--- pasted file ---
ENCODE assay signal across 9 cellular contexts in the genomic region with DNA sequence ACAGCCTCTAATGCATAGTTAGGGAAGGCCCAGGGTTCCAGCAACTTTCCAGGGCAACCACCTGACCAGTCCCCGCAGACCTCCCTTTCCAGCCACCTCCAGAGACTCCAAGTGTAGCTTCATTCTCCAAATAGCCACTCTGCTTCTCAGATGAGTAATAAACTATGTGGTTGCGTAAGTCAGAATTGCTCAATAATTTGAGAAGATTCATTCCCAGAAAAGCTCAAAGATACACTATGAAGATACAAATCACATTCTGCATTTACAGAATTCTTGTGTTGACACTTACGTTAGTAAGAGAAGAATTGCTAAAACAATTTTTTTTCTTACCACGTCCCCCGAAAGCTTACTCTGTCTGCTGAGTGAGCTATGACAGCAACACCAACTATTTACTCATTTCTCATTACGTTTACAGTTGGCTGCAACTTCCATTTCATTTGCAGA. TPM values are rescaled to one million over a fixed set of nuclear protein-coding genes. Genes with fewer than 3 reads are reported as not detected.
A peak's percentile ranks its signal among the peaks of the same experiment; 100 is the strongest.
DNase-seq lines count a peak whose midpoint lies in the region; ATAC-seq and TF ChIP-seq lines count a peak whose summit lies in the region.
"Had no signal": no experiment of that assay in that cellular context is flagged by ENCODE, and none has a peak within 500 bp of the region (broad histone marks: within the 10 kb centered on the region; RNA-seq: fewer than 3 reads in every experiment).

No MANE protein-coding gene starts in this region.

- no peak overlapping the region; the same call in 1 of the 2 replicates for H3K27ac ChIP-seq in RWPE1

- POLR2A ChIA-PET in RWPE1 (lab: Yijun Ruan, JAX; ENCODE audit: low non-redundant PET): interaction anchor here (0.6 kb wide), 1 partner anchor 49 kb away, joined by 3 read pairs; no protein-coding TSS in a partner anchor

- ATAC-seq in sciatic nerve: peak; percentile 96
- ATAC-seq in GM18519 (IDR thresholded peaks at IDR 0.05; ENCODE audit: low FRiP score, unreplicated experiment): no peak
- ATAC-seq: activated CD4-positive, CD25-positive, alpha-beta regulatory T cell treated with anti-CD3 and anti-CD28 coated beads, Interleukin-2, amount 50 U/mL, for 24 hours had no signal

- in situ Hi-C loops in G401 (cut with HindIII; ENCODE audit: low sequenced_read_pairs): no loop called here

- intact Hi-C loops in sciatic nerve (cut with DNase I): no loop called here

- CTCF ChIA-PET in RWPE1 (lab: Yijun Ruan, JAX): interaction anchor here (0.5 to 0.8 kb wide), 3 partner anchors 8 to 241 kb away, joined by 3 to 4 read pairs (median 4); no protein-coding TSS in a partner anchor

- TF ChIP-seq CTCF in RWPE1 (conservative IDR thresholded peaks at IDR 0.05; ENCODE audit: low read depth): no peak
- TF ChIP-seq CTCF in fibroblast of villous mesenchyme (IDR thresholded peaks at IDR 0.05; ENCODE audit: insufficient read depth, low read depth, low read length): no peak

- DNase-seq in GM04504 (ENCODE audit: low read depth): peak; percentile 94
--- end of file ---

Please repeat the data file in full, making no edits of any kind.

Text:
ENCODE assay signal across 9 cellular contexts in the genomic region with DNA sequence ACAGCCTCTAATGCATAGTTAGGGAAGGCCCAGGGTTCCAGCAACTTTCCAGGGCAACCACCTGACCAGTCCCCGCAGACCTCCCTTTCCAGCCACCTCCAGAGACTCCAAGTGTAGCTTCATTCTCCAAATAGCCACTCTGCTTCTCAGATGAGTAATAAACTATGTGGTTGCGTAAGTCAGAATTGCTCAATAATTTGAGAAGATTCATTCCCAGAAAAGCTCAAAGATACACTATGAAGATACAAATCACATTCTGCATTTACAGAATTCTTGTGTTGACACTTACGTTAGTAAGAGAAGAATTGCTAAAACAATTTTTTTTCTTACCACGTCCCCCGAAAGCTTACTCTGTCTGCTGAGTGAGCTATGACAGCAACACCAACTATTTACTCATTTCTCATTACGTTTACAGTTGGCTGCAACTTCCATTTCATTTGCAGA. TPM values are rescaled to one million over a fixed set of nuclear protein-coding genes. Genes with fewer than 3 reads are reported as not detected.
A peak's percentile ranks its signal among the peaks of the same experiment; 100 is the strongest.
DNase-seq lines count a peak whose midpoint lies in the region; ATAC-seq and TF ChIP-seq lines count a peak whose summit lies in the region.
"Had no signal": no experiment of that assay in that cellular context is flagged by ENCODE, and none has a peak within 500 bp of the region (broad histone marks: within the 10 kb centered on the region; RNA-seq: fewer than 3 reads in every experiment).

No MANE protein-coding gene starts in this region.

- no peak overlapping the region; the same call in 1 of the 2 replicates for H3K27ac ChIP-seq in RWPE1

- POLR2A ChIA-PET in RWPE1 (lab: Yijun Ruan, JAX; ENCODE audit: low non-redundant PET): interaction anchor here (0.6 kb wide), 1 partner anchor 49 kb away, joined by 3 read pairs; no protein-coding TSS in a partner anchor

- ATAC-seq in sciatic nerve: peak; percentile 96
- ATAC-seq in GM18519 (IDR thresholded peaks at IDR 0.05; ENCODE audit: low FRiP score, unreplicated experiment): no peak
- ATAC-seq: activated CD4-positive, CD25-positive, alpha-beta regulatory T cell treated with anti-CD3 and anti-CD28 coated beads, Interleukin-2, amount 50 U/mL, for 24 hours had no signal

- in situ Hi-C loops in G401 (cut with HindIII; ENCODE audit: low sequenced_read_pairs): no loop called here

- intact Hi-C loops in sciatic nerve (cut with DNase I): no loop called here

- CTCF ChIA-PET in RWPE1 (lab: Yijun Ruan, JAX): interaction anchor here (0.5 to 0.8 kb wide), 3 partner anchors 8 to 241 kb away, joined by 3 to 4 read pairs (median 4); no protein-coding TSS in a partner anchor

- TF ChIP-seq CTCF in RWPE1 (conservative IDR thresholded peaks at IDR 0.05; ENCODE audit: low read depth): no peak
- TF ChIP-seq CTCF in fibroblast of villous mesenchyme (IDR thresholded peaks at IDR 0.05; ENCODE audit: insufficient read depth, low read depth, low read length): no peak

- DNase-seq in GM04504 (ENCODE audit: low read depth): peak; percentile 94